The fact that the mail bomber had his house improperly foreclosed on by the company of Steve Mnuchin, then-banker and now-Trump’s Secretary of Treasury, is such a perfect encapsulation of how right-wing populism works. You provide cover for one segment of elites by scapegoating marginalized people and a competing segment of elites, who you claim are in cahoots with one another. 

Right-wing populism a powerful enough ideological tool that you can literally get someone to join a cult of personality around a man even as he empowers someone who directly harmed them, simply by acknowledging the potential for the redirection of raw anger. The Trump administration literally, personally damaged the bomber’s life, but he likely never even knew it, never even knew that the man behind his foreclosure was now working with the man he idolized. Following the foreclosure, he was probably just angry at the prevailing system, but his anger had no structure, no ideology (it seems he wasn’t even politically active before 2016). In absence of a popular leftist systemic critique, the hard right was able to monopolize the response to anger among many white people, redirect it, and mold it in the shape of producerism. Rather than being led to realize the way the construction of power in society actually functions to disadvantage him along the lines of class while keeping him invested in the system with compensatory privileges along lines of race, gender, etc. (see Du Bois’ “wages of whiteness” argument [pg. 700-701 here]), he instead was led to follow the fraudulent right-wing alternative: that corrupt liberal elites were using their power to ruin his life through their promotion of “globalism,” multiculturalism, cronyism, etc. 

Things like this always make me think back to an anecdote from Chip Berlet’s extremely insightful “Right-Wing Populism in America: Too Close For Comfort”:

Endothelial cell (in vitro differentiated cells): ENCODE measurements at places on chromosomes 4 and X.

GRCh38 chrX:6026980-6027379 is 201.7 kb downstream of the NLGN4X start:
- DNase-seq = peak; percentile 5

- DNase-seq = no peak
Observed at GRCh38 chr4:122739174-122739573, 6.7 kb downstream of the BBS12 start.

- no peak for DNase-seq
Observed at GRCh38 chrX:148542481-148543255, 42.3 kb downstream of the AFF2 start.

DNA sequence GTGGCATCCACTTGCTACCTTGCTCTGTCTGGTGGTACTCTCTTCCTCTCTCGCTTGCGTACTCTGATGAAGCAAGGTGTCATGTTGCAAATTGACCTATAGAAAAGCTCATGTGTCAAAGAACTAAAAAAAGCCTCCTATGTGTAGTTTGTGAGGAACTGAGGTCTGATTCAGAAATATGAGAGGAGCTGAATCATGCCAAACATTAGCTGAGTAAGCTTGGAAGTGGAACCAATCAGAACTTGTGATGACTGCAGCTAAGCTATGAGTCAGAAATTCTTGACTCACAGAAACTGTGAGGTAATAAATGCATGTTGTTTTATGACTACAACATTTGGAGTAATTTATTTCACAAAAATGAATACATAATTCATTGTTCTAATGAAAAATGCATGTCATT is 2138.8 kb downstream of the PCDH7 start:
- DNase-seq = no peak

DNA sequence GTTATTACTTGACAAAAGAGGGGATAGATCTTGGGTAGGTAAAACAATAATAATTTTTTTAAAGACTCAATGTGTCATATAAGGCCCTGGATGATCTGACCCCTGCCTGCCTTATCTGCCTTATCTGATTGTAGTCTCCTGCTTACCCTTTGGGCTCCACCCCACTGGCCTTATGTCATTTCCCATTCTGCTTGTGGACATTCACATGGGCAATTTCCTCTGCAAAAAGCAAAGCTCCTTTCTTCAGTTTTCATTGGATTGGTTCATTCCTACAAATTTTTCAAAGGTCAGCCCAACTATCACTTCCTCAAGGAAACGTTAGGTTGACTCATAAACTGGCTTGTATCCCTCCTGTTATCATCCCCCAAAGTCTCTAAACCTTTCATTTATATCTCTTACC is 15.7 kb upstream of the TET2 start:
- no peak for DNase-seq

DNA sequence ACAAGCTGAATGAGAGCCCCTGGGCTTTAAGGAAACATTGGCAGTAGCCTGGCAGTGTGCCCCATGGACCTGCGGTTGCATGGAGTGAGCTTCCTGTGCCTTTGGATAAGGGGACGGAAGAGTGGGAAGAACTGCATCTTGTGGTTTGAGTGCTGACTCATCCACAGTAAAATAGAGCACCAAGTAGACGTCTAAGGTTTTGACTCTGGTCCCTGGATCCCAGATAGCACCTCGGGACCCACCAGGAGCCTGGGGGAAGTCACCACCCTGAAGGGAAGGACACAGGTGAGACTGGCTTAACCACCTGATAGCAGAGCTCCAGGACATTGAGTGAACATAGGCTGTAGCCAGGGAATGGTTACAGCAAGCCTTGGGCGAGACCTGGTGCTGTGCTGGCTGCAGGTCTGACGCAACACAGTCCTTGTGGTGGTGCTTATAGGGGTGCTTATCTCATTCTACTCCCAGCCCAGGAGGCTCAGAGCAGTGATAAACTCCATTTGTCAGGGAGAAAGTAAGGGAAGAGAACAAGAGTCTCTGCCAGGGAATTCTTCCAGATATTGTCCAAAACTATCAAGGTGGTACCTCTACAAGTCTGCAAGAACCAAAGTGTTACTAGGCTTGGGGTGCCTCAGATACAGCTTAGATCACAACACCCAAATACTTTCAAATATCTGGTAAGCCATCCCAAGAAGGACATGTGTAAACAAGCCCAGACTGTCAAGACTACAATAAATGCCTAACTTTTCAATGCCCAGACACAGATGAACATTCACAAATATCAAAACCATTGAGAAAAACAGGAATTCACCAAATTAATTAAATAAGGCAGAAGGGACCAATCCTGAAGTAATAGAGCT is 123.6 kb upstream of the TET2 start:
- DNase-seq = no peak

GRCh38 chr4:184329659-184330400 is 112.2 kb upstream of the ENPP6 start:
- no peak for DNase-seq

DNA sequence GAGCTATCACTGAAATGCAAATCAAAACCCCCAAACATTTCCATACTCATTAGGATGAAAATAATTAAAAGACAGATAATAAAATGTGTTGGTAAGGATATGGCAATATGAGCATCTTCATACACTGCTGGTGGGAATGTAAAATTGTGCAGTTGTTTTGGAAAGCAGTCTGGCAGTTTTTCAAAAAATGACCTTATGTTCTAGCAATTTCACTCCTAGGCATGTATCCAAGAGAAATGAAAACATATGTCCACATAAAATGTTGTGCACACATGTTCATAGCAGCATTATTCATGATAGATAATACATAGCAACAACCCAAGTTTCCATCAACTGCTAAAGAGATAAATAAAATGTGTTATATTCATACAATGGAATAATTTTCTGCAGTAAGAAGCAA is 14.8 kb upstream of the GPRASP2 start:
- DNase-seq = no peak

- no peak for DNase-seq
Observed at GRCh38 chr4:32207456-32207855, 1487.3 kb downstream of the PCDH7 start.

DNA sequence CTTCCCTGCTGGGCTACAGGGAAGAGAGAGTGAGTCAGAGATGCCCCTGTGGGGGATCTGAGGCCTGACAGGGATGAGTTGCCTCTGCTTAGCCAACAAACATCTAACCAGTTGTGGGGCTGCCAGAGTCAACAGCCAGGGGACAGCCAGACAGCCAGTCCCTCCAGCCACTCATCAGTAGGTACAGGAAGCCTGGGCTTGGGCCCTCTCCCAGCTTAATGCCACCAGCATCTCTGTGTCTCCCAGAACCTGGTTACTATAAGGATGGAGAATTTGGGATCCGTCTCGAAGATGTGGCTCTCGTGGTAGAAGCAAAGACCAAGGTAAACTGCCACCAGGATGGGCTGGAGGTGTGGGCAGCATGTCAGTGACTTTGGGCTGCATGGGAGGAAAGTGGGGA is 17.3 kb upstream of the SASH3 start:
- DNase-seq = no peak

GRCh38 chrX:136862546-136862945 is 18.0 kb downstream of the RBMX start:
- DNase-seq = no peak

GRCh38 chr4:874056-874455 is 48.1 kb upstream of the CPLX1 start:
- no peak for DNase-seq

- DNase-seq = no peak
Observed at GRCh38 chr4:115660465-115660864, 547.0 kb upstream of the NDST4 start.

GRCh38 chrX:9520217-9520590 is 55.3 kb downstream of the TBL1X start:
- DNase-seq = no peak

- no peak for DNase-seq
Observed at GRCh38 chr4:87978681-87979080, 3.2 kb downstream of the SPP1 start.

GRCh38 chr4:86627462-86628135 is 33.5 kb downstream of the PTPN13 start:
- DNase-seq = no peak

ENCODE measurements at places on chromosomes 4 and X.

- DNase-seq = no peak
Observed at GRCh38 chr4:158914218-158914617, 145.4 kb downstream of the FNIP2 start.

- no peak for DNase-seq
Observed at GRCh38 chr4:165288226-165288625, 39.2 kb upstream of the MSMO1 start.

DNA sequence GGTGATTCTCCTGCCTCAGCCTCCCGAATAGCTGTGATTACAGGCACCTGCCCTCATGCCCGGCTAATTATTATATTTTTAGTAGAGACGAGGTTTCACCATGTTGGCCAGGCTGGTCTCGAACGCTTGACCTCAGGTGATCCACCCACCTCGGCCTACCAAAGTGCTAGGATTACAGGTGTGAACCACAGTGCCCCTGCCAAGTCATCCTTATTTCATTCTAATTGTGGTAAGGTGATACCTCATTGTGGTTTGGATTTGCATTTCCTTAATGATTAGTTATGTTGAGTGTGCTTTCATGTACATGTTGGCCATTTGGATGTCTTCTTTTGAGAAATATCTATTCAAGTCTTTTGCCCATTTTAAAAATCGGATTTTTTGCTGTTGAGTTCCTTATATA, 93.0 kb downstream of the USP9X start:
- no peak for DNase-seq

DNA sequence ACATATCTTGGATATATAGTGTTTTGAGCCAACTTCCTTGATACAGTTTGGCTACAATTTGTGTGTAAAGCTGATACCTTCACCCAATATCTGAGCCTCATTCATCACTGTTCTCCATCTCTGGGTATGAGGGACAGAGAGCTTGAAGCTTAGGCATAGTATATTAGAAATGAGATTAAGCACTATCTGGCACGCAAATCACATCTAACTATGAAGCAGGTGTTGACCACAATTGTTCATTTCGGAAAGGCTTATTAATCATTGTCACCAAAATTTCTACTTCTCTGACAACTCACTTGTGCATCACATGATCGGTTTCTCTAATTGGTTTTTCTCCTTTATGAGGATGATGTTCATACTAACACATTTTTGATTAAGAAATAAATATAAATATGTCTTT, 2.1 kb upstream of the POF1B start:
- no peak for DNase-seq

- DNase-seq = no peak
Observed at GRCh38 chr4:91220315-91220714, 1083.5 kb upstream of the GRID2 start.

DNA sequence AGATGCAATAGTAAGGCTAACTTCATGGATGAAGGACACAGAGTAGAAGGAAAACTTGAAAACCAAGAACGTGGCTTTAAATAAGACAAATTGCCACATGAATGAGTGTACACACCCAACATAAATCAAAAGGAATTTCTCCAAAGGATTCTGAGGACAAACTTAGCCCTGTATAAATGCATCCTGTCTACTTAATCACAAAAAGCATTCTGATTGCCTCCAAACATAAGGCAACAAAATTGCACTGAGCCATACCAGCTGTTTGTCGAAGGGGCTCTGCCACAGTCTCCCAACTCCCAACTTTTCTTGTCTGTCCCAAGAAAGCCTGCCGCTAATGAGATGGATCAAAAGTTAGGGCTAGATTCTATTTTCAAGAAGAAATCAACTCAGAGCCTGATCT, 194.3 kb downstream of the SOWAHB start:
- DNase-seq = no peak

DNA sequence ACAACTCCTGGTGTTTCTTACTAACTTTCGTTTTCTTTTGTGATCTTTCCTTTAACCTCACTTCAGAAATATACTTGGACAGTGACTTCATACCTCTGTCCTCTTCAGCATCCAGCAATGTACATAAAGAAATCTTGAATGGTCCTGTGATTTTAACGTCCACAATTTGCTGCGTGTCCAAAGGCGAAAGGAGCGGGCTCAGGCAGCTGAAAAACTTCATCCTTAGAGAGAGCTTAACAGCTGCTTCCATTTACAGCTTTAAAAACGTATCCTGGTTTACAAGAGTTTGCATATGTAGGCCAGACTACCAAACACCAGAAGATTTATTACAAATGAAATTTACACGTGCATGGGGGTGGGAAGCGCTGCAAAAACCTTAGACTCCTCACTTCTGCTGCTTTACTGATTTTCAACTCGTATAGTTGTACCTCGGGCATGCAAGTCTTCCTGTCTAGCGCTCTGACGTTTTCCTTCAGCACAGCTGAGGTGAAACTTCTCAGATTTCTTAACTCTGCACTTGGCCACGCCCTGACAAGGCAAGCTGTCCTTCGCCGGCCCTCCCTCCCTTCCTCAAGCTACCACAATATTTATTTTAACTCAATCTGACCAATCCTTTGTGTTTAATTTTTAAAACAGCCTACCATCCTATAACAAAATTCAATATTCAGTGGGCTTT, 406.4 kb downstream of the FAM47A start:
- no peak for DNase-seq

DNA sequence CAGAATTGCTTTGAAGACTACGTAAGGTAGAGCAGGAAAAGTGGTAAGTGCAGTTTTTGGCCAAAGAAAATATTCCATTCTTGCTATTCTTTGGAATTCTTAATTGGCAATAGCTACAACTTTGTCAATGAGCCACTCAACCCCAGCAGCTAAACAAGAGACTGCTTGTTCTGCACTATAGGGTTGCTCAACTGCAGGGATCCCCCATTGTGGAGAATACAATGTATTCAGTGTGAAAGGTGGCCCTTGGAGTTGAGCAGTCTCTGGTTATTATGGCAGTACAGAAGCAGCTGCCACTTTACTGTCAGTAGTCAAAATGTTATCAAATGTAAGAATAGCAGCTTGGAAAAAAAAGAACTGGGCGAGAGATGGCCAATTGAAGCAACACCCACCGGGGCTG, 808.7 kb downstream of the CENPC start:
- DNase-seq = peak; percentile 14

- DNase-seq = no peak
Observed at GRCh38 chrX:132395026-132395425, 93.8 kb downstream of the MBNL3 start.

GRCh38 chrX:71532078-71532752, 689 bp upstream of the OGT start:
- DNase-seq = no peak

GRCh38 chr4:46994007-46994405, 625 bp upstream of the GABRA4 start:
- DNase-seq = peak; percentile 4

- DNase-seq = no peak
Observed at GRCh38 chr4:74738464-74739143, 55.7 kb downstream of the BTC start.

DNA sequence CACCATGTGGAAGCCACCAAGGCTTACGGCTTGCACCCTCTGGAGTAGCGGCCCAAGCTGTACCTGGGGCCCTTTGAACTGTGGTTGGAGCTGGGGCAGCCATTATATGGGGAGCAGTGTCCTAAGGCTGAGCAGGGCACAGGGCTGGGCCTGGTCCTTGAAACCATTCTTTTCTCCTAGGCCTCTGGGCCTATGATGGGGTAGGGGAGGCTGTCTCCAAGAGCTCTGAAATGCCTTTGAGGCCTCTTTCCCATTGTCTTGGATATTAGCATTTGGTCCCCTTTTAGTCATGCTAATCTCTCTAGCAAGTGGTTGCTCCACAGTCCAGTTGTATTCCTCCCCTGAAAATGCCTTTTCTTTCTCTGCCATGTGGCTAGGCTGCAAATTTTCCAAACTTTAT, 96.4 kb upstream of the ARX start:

Posse [Commitatus] and [Christian] Identity organizers capitalized on the farm crisis of the 1980s. Rural America faced its worst economic slump in half a century, owing largely to unfair and inequitable policies by the federal government and private banks. While most of society ignored angry and desperate rural families’ legitimate grievances, far-right activists urged resistance and offered ready scapegoats, namely, the Jews who supposedly controlled the Internal Revenue Service and the Federal Reserve. In the early 1980’s, Posse activists helped to split the influential American Agricultural Movement, while Identity theology and antisemitic conspiracy theories gained an alarming level of acceptance in rural America. One poll in 1985 found that in the farm belt 27 percent of respondents felt that ‘international Jewish bankers’ were responsible for the farm crisis.

Right-wing populism is an ideological mechanism which mobilizes people who are are wronged by elites to fight in defense of certain factions of elites rather than against the system of elites as a whole by redirecting their anger towards scapegoats who are perceived to threaten privileges that they hold along other dimensions than the one they were wronged on.